- Office of the Inspector General (OIG)
Media Contact for Bill Increasing Penalties for Fraud or Misuse of Disabled Persons’ Parking Placards Signed Into Law
Boston — On November 22, 2017, Gov. Charlie Baker signed legislation, Chapter 137 of the Acts of 2017, increasing the penalties for the fraudulent use of disabled persons’ parking placards and enhancing the ability of the Registry of Motor Vehicles (RMV) to prevent ineligible people from receiving or using the placards.
The legislation, filed by State Senator Eileen Donoghue, increased fines, lengthened license suspensions and established criminal penalties for various fraudulent uses of handicapped placards. Donoghue’s bill was modeled on legislation the Office of the Inspector General filed in November 2016, with input and support from the RMV’s Disability Placard Abuse Task Force.
The OIG has conducted several investigations of handicapped placard abuse in downtown Boston during the past 15 years. The investigations found numerous cases of people obscuring or altering a placard’s expiration date, people who did not have a medical need applying for and receiving placards, and individuals using placards issued to other people, including people who had died. A car displaying a disabled persons’ placard can park at a parking meter without paying or observing posted time limits. In all of its investigations, the OIG consistently found individuals illegally using other people’s placards to avoid paying for parking, which can cost $40 or more per day in downtown Boston. The newly enacted legislation:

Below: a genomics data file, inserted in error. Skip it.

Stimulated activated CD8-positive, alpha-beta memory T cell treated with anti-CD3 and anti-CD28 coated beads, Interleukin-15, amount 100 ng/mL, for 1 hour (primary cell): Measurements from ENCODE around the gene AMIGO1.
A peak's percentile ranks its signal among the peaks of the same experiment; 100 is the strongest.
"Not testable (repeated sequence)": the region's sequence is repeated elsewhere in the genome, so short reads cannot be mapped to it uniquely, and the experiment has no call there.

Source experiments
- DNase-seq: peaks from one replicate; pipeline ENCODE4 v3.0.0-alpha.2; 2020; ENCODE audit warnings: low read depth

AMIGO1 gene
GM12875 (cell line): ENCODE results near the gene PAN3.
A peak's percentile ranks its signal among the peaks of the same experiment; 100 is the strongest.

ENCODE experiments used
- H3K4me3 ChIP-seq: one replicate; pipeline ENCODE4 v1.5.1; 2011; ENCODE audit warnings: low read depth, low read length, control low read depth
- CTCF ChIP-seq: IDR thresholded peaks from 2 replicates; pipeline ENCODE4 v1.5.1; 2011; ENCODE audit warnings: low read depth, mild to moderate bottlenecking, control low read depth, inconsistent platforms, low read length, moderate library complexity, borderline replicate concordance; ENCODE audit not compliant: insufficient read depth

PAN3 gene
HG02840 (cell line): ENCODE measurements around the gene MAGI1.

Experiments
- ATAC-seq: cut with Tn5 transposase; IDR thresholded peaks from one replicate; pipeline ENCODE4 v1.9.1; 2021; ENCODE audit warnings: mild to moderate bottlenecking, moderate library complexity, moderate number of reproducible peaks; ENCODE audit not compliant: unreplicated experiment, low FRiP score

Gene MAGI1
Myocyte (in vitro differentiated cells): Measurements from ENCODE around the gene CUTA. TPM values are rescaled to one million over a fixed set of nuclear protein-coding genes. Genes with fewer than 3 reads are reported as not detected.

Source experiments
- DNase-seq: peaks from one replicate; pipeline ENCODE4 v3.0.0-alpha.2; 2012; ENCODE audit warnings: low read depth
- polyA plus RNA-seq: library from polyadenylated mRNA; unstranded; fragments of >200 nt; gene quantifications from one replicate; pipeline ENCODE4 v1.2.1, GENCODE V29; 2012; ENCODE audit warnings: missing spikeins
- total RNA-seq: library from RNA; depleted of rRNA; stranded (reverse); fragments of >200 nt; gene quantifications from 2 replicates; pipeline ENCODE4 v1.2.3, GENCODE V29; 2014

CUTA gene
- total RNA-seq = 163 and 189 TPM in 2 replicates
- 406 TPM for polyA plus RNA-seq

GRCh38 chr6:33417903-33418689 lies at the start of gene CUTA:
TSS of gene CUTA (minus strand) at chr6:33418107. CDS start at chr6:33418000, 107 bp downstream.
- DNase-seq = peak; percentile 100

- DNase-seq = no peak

- Imposes criminal penalties for forging, counterfeiting or stealing a placard.
- Prohibits using a deceased person’s placard, imposing a $500 fine for first-time violators and a $1,000 fine for a second violation.
- Increases the driver’s license suspension for a person wrongfully displaying a placard to 60 days for a first offense and 120 days for a second offense. Prior to enactment, first-time violators’ faced a 30-day suspension and those caught a second time received a 90-day suspension.
- Imposes a $50 fine on individuals obstructing the number or expiration date of a placard.
- Allows the RMV to request additional documentation or information from an applicant to support the medical necessity for a placard.
Members of the RMV Disability Placard Abuse Task Force supported the legislation because it will make handicapped parking more available to those who need it. It is also expected to increase parking revenue for cities and towns by deterring people from wrongfully using a placard.